Generally, What makes me ask for the meaning of that name is a research I have almost finished that touches on an astronomical (NOT RELIGIOUS NOR MATH) Indian book which had been translated into Arabic circa 773AD.
That book is said to have been brought to Baghdad by some Indian guy called Kankah (or so), and some contemporary sources say that that book was “Brahma Sphuta Siddhanta”, written by Brahmagupta.
Furthermore, it is said that Brahmagupta had written TWO BOOKS: this one on mathematics, and another one titled: Khandakhadyaka on astronomy.
Knowing that Arabs never used to translate names, so they gave the meant book the transliterated title “Sind Hind”. So I want to make sure which one of them, if any, through both meanings: Khandakhadyaka, and Brahma Sphuta Siddhanta.
Not all are reliable,particularly as we are dealing with a virtually dead language,that is Sanskrit. Anyone with any idea of what I am talking about, will also know that most Indian languages, including Hindi, are derived from Sanskrit. Therefore to discuss Sanskrit in isolation is meaningless as it is, I repeat dead!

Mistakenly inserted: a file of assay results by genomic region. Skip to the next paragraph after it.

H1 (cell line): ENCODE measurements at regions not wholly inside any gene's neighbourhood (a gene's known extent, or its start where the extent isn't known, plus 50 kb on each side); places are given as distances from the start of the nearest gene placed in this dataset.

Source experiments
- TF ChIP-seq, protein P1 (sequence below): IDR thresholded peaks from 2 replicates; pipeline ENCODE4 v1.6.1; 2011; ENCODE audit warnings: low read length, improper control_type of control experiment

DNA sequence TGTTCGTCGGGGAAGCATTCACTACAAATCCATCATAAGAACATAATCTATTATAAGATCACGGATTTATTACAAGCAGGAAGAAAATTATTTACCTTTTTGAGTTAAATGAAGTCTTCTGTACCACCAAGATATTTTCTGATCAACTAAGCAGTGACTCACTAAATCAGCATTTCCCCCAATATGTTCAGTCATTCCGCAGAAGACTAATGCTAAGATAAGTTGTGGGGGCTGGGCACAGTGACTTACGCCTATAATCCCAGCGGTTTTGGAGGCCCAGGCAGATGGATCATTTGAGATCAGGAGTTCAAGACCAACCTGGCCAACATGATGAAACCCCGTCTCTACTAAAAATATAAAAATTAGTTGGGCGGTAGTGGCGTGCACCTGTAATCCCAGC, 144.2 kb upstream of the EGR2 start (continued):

It is well to note that Hinduism is not a strict codified religion, as Christianity or Islam,and the prevalence of a variety of streams has been an integral characteristic.
I didn't mean to say that there is no unified Indian (Hindu) culture. I just don't think that it is valid to compare Hinduism with Christianity or Islam as single religions. For example, advaita and vaishnava schools within Hinduism is much further apart in their practices and philosophy than Islam is from Christianity. To say that Surya worship is important to Hinduists is equal to the overgeneralized statement that the worship of Virgin Mary is important to Westerners. In the same way, to establish the proper meaning of a Sanskrit term we have to dig deeper into the exact context rather than generalize whole Hindu culture.[/quote